Welcome to www.n-georgia.com Visit the Upper Flint River - It is one of Georgia's most treasured natural resources, and home to a unique and productive sport fishery. It provides the most suitable habitat anywhere for the shoal bass, one of Georgias signature species. Stay and Play in GA!
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Characteristics of the Flint River make it suitable for canoe and kayak float trips.
Best Fishing Bets
Shoal bass, redbreast sunfish, channel catfish and flathead catfish
Upper Flint River Fishing Tips
Shoal Bass are considered the signature species of the river and current size structure of the population indicates good fishing for the next couple of years. Fish in the 11 to 15-inch range are most abundant, but larger fish in the 14 to 20-inch range are common. Always be prepared for the occasional 18 to 22-inch fish. Best fishing for shoal bass is in May and June and again from September through November.

Technique - Preferred spinning gear is light to medium and a variety of lures are effective. Try small swimming minnows, spinner baits, top water poppers and Texas-rigged worms and lizards. When fly-fishing, wade the shoals with a 6-8 weight bass or trout rod and plenty of wooly buggers and poppers.

Target the Piedmont section from Joe Kurz WMA to around Highway 128. Named for their preferred habitat, shoal bass are found in a number of notable fishing shoals, including Waddell, Dripping Rock, Goat Mountain, Pasley, Sprewell Bluff, Owens, Yellow Jacket, Hightower, Daniels and Snipes. Shoal bass are found in the Coastal Plain below Hwy 128 as well, and in this area they prefer swifter water near the banks, typically around larger snags.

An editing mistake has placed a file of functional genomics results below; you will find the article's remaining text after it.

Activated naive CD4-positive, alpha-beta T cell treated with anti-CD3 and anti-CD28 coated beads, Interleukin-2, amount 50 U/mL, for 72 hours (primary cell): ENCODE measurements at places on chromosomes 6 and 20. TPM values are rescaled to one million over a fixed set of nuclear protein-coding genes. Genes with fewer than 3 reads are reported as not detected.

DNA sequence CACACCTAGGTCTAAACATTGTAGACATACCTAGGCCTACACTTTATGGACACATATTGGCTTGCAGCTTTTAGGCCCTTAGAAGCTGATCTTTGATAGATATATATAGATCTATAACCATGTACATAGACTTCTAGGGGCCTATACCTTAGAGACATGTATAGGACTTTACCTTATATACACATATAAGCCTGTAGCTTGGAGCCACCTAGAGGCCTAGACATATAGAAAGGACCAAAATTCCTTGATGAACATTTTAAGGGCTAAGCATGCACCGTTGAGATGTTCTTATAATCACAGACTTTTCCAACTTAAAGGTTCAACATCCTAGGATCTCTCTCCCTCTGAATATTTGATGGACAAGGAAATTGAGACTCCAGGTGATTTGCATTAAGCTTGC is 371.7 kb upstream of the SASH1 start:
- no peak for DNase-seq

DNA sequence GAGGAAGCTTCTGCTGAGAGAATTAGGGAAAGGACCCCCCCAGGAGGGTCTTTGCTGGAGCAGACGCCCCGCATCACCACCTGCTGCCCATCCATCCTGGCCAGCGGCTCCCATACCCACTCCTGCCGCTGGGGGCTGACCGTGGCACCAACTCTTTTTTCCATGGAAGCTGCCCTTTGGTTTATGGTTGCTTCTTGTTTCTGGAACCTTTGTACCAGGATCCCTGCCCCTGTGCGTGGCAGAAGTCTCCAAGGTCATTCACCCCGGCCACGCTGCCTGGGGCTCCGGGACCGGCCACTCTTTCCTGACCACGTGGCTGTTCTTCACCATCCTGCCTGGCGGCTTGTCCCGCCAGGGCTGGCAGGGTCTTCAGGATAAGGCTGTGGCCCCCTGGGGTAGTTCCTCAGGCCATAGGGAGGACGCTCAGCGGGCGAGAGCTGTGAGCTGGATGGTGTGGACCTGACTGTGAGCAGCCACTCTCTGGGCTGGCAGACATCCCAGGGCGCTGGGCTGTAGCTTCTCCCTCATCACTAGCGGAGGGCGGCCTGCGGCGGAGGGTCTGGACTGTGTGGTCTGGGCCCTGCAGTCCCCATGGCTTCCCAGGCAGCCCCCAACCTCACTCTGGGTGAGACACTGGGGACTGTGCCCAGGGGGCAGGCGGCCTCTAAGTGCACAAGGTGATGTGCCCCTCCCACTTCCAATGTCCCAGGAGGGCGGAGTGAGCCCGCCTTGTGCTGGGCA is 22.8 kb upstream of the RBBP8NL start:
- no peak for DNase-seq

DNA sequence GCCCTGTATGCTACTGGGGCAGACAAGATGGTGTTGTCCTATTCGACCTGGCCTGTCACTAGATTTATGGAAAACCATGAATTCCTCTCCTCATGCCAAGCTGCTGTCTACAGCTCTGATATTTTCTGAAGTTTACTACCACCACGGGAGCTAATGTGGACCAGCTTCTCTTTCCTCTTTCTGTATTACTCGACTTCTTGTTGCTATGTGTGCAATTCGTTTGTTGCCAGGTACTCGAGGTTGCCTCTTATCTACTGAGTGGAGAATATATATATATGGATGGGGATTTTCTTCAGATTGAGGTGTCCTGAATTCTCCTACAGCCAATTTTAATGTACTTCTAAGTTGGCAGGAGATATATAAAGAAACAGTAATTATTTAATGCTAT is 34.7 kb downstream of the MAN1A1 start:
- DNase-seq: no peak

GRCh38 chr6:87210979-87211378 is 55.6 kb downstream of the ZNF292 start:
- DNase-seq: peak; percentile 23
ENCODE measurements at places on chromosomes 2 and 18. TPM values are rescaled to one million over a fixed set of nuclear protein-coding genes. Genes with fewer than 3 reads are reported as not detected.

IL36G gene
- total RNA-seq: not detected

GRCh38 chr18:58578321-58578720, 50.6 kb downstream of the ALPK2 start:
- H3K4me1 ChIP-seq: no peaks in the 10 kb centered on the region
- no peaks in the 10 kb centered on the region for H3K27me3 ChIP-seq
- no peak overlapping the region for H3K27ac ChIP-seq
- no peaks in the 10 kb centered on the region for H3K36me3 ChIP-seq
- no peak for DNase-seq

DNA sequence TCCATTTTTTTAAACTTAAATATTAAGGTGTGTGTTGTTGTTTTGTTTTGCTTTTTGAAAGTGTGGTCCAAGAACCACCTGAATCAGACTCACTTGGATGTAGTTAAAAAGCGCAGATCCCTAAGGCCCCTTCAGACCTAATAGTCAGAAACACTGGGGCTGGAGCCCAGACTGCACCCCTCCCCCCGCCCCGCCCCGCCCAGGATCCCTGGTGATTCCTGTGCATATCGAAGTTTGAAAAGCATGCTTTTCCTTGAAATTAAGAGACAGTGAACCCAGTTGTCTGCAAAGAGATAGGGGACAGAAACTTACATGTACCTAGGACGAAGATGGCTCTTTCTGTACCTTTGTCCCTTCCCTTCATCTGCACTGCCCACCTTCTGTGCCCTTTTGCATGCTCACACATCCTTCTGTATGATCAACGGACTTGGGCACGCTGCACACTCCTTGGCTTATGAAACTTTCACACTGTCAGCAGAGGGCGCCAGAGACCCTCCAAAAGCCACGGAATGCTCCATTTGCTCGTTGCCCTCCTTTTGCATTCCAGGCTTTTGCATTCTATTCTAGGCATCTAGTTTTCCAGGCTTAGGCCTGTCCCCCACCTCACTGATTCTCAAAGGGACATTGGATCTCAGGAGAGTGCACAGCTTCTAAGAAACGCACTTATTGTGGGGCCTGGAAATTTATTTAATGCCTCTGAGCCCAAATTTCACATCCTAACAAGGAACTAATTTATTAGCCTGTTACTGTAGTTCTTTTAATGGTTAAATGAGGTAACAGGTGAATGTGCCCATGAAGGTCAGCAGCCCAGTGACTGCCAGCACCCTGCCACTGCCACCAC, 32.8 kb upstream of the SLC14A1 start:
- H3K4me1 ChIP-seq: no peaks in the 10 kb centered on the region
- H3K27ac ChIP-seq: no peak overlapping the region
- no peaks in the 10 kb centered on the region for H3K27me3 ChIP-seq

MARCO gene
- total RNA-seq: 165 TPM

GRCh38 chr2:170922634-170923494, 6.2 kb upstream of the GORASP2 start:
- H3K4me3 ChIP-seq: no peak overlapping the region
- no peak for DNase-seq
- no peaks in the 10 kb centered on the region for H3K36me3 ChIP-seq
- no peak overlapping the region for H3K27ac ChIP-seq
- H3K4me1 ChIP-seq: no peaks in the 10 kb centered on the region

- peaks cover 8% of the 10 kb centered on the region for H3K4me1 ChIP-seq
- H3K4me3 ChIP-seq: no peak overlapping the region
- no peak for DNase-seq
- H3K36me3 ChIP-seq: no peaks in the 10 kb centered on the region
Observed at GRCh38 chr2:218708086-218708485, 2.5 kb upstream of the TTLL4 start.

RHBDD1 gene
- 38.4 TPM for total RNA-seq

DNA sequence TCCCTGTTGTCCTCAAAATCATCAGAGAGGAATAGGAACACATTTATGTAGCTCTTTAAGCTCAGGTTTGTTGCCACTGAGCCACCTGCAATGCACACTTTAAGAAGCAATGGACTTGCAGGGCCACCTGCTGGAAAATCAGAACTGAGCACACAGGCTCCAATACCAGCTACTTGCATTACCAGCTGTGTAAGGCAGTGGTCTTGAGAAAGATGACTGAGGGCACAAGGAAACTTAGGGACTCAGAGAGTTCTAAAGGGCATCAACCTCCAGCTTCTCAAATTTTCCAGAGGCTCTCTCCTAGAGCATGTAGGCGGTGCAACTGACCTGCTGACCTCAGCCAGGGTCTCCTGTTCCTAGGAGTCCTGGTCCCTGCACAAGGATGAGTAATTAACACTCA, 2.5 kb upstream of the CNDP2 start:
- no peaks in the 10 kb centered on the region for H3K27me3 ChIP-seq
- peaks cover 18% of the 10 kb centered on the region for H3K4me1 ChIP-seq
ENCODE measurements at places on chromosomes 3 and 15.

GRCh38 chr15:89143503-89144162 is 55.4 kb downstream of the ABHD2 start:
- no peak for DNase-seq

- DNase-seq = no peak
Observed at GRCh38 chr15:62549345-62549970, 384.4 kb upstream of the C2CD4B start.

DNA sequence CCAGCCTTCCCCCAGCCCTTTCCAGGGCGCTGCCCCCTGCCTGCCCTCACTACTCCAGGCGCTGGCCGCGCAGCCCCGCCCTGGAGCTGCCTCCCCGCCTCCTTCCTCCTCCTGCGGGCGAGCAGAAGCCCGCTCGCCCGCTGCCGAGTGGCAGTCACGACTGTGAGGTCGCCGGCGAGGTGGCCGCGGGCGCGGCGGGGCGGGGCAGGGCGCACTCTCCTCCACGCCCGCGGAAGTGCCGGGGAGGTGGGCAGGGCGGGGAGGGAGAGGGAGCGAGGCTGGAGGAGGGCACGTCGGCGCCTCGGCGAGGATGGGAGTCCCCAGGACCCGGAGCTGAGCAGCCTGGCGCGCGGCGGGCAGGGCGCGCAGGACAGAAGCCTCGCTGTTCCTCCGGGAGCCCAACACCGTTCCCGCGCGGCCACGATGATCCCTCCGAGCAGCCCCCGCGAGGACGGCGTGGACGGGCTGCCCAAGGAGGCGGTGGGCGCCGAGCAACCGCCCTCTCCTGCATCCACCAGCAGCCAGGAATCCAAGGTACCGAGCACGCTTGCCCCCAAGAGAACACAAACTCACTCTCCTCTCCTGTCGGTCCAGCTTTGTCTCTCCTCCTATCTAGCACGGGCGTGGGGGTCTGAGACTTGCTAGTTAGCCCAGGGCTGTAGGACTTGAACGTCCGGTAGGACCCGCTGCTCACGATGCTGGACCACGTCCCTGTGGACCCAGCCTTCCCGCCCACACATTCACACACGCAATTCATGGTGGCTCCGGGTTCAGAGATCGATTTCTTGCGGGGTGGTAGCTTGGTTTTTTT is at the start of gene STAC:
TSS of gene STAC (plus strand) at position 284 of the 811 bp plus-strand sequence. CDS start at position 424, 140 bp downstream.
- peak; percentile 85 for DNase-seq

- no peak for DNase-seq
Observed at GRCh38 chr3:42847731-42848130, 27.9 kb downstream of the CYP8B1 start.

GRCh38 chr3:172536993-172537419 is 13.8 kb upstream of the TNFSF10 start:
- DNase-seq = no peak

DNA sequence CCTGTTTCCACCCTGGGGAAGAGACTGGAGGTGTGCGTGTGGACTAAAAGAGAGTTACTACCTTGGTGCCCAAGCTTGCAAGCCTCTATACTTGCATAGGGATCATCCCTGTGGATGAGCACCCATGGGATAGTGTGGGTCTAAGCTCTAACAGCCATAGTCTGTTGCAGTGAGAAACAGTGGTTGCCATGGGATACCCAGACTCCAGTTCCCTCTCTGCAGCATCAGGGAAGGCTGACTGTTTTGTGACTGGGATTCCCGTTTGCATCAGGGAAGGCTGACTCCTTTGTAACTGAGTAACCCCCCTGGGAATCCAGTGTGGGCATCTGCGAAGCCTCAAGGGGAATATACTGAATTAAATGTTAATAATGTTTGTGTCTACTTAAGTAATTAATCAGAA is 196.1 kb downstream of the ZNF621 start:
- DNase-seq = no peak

Spotted Bass were introduced into the upper Flint several years ago and have now colonized the entire Piedmont section. Average size is slightly smaller than shoal bass.

Technique - Spots are aggressive and readily strike most lures used for largemouth bass and shoal bass.

Target - Look for spots in the Piedmont section, from above Joe Kurz WMA downriver to at least Hwy 128. They are found in a wider range of habitats than shoal bass and largemouth bass, but are most abundant in moderate currents, on the edges of shoals and around snags.
Bream - Redbreast sunfish are another angler favorite. The Flint is known for its hand-sized redbreast and expect 30 percent of catches to be in the 6 to 7-inch class. Since river flows have recently returned to near normal levels, fishing is expected to be good for the next couple of years.

Technique - Redbreast are great sport on ultra light gear. Favorite lures are very small spinners such as roostertails, small curly-tail grubs with spinners, beetle spins and the smallest of crankbaits. Crickets are a traditional favorite and rarely fail to produce. For fly-fishing, small poppers and wet flies that resemble spiders or caterpillars are recommended.

Target - Redbreast are equally abundant in Piedmont and Coastal Plain regions. Look for redbreast around shoals and along the banks near snags in moderate current. During the spring spawning season they bed in slack current in sandy areas along the banks.
Upper Flint River Map
Channel and flathead catfish are numerous in both the Piedmont and Coastal Plain sections of the upper Flint River. Expect the occasional 40-plus pound flathead, so come prepared with stout gear.

Technique - Set hooks, trotlines and rod and reel are all effective. For channel cats, use earthworms, prepared baits, liver, catalpa worms and crayfish. For flatheads, live bait is a must - try bream, large minnows, shad or smaller catfish

Target channel cats in deep areas around shoals and in river bends, particularly near snags. Flatheads are abundant in the Piedmont section but are generally smaller than in the Coastal Plain areas below Highway 128. Look for deeper river bends around snags and bring your patience since flatheads seem to feed aggressively only at certain times of the day.
Other fish species also common in both Piedmont and Coastal Plain sections are largemouth bass, bluegill, redear sunfish and crappie.

Technique - A boat is required. The best method is to drift fish in slack water areas and cast or fish live bait in and around snags. Tactics and gear are similar to those used for these species in lakes and ponds.

Target - Find these species in slack water areas around cover, rather than the shoals, which are favored by shoal bass and redbreast sunfish.
Contact Info
Wildlife Resources Division, Fort Valley Fisheries office - Phone: 478-825-6151
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